Our friends at Zenoss were recently in San Diego for the LISA conference, which MindTouch too exhibited at. We met up with Matt Ray and Mark Hinkle while they were in town. Both are open source luminaries and down right wonderful guys.  In an afternoon Matt create a fantastically useful MndTouch Deki and Zenoss mashup that allows IT, System and Network admins to more efficiently manage their infrastructure by combining the collaborative and business automation capabilities of MindTouch and the robust monitoring and management capabilities of Zenoss. Now, admins can put real-time systems information and management consoles in context with IT documentation and best practices. This kind of business automation delivers significant gains in productivity and  operational efficiency and demonstrates the power and flexibility of both products. Matt writes of his experience in creating this mashup at the Zenoss blog and he created a new sourceforge project page for the mashup where you can download his work.


VM Security Updates

Since the 8.05 Jay Cooke VM release, Debian has announced several security updates which affect the Deki Wiki VM. Because reading the debian-security-announce mailing list probably isn’t your idea of fun (though I think it is), we’ve started tracking the Deki Wiki specific updates on the DekiWiki VM Security Updates page.

One of the latest vulnerabilities is particularly annoying. According to DSA-1576-1:

The recently announced vulnerability in Debian’s openssl package (DSA-1571-1, CVE-2008-0166) indirectly affects OpenSSH. As a result, all user and host keys generated using broken versions of the openssl package must be considered untrustworthy, even after the openssl update has been applied.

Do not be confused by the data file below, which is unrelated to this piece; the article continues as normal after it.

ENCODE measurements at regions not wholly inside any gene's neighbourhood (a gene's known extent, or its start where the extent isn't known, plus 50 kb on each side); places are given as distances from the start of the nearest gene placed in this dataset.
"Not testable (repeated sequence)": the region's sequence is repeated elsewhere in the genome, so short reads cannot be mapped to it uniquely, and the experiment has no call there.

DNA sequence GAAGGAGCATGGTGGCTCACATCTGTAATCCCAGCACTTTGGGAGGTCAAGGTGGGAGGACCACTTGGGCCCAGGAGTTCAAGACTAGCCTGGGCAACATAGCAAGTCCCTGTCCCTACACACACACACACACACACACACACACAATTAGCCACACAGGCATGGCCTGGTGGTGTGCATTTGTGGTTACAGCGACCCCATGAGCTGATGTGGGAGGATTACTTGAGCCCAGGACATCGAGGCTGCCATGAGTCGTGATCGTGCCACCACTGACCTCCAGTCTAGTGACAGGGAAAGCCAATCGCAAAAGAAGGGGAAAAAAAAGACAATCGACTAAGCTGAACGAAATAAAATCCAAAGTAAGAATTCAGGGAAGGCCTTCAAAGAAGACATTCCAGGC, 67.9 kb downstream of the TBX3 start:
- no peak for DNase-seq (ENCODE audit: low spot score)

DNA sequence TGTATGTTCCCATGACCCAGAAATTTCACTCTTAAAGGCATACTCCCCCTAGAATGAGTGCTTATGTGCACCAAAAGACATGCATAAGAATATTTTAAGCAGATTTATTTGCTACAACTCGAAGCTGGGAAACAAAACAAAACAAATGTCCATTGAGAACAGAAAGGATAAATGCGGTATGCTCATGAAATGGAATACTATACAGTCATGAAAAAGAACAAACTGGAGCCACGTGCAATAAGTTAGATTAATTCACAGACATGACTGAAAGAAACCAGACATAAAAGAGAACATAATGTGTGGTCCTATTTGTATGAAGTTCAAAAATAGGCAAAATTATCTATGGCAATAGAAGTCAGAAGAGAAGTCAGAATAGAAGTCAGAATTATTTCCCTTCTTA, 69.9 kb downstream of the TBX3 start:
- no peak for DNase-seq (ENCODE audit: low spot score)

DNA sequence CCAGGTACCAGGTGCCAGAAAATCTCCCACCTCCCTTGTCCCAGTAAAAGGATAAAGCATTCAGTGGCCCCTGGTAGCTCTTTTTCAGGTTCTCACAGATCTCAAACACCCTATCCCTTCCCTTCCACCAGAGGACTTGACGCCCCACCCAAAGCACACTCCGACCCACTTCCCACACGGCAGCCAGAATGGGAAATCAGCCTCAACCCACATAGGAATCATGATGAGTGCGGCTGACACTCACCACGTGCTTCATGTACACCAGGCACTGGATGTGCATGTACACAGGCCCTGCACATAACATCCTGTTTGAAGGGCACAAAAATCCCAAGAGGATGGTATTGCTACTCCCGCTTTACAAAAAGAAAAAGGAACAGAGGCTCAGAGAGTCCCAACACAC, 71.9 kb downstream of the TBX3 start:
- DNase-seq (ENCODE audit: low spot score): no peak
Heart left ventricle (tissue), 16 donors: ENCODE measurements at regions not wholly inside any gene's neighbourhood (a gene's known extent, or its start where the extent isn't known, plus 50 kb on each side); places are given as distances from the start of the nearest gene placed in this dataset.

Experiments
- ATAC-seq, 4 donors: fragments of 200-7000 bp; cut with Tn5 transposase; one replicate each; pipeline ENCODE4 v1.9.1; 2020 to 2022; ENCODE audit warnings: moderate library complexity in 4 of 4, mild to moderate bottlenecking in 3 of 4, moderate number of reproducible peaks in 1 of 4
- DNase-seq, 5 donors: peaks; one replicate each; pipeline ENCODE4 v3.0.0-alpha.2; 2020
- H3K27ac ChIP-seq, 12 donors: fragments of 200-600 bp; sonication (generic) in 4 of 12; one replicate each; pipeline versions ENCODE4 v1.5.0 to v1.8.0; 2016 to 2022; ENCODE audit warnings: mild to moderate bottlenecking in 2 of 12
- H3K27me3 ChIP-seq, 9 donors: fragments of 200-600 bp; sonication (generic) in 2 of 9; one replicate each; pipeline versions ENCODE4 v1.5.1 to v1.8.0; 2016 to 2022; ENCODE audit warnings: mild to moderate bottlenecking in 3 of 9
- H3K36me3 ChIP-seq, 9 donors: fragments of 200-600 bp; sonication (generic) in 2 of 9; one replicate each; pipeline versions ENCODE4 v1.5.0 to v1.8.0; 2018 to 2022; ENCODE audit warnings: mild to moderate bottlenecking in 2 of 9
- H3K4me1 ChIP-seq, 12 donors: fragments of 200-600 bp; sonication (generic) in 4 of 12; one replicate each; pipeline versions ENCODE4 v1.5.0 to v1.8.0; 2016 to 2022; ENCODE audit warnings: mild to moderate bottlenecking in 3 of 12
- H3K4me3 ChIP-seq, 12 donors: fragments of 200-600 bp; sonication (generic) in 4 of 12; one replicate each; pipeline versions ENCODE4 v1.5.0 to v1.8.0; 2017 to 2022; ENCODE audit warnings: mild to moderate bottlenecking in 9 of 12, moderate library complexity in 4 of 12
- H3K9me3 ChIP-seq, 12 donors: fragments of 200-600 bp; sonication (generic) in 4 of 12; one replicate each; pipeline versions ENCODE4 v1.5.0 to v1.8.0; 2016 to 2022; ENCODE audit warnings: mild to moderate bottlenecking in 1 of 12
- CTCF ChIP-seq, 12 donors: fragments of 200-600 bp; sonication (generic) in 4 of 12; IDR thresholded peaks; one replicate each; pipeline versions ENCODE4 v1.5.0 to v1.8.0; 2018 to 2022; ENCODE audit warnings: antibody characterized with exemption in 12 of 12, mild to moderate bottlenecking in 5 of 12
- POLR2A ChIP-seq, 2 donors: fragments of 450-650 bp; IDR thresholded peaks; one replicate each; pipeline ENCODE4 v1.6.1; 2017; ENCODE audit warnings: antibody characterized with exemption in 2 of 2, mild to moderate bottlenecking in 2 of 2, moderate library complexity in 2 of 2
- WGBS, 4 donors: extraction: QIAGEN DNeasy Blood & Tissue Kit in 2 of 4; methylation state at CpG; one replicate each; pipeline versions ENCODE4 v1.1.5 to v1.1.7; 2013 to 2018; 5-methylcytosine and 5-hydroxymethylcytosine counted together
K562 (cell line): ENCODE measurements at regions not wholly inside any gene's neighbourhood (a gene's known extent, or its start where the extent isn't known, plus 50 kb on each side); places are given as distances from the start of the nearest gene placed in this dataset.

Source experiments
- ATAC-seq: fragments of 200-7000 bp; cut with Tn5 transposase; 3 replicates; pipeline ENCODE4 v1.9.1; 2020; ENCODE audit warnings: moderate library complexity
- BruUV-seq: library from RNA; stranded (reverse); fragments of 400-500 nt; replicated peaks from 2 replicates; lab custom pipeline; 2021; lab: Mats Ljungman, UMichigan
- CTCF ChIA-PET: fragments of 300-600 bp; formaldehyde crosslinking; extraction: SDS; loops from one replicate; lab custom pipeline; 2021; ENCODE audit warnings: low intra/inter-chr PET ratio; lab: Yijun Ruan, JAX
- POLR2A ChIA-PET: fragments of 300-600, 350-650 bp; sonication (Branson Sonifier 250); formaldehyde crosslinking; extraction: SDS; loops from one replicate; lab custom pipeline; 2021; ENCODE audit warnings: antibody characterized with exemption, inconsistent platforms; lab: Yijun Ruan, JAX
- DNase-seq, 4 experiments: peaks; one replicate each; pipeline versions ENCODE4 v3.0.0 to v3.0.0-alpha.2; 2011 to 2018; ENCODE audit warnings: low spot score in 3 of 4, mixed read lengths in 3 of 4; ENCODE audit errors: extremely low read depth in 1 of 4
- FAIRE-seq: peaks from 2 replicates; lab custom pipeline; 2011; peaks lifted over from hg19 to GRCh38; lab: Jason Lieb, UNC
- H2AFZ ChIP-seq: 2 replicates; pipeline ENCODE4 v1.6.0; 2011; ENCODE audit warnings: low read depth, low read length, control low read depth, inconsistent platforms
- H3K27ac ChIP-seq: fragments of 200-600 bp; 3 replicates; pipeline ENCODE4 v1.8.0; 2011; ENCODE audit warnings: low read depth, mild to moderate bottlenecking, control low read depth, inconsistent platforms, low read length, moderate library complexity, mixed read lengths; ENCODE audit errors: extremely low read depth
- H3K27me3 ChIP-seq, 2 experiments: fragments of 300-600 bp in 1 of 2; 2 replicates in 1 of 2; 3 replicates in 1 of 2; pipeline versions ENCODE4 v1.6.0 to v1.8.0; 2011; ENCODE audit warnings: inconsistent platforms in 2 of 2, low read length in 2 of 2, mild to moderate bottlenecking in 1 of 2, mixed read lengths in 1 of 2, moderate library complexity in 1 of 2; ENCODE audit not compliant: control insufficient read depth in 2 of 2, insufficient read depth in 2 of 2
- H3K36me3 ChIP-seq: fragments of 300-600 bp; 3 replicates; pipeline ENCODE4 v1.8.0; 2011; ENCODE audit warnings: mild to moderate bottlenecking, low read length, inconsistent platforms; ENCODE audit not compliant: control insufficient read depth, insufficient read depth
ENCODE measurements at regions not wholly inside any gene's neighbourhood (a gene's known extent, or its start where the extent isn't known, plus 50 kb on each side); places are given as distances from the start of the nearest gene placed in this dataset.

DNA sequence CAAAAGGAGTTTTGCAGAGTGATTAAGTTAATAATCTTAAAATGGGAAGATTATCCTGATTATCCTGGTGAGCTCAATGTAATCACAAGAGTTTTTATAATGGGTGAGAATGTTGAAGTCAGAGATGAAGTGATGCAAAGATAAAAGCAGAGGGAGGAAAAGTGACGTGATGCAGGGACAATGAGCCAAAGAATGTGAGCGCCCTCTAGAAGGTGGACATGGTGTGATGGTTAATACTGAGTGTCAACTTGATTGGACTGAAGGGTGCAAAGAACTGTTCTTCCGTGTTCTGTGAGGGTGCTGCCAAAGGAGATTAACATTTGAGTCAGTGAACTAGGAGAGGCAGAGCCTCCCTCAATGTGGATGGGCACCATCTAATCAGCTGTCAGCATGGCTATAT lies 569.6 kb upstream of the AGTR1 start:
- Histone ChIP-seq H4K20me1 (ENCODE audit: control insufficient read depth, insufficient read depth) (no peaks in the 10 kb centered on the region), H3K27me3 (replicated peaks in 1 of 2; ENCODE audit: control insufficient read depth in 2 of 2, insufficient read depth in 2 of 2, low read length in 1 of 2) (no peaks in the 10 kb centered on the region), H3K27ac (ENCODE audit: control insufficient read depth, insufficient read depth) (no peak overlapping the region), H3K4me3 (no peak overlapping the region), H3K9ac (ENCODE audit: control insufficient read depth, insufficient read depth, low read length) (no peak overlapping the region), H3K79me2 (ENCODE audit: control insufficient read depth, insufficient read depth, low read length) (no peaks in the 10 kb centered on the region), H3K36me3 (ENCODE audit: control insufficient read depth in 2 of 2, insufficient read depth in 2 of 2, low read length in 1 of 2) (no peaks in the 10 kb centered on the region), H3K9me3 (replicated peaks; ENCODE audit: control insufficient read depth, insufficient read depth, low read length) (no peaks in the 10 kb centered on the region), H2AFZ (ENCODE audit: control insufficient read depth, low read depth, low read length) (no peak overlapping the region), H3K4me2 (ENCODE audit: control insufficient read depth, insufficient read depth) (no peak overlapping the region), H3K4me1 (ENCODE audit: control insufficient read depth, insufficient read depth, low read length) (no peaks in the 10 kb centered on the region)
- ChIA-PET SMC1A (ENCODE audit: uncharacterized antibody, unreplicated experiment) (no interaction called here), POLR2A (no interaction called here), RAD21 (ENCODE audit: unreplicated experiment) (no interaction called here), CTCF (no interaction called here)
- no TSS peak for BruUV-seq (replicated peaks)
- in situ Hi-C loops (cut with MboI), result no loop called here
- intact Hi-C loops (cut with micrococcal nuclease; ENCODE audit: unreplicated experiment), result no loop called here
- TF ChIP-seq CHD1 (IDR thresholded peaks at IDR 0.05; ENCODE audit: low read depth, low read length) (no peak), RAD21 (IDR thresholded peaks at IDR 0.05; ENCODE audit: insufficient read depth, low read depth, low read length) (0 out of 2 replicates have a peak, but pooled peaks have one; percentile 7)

To apply the security fix for openssl and openssh you’ll need run the following commands (as root)

apt-get update
apt-get upgrade
apt-get install openssh-server openssh-client

This will regenerate a secure host key for you. The next time you log in via SSH you will most likely receive the following error message:

Someone could be eavesdropping on you right now (man-in-the-middle attack)!
It is also possible that the RSA host key has just been changed.
The fingerprint for the RSA key sent by the remote host is
Please contact your system administrator.
Add correct host key in /root/.ssh/known_hosts to get rid of this message.
Offending key in /root/.ssh/known_hosts:58
RSA host key for has changed and you have requested strict checking.
Host key verification failed.

For most people this is simply an annoyance. However, if you have any automated processes that use the old ssh keys to log in, you will need to update your keys. The DSA has a lot of good info, and instructions on how to use ssh-vulnkey too identify weak keys so I highly recommend giving it a good read.

As always, if you have any questions please drop by the forums or IRC!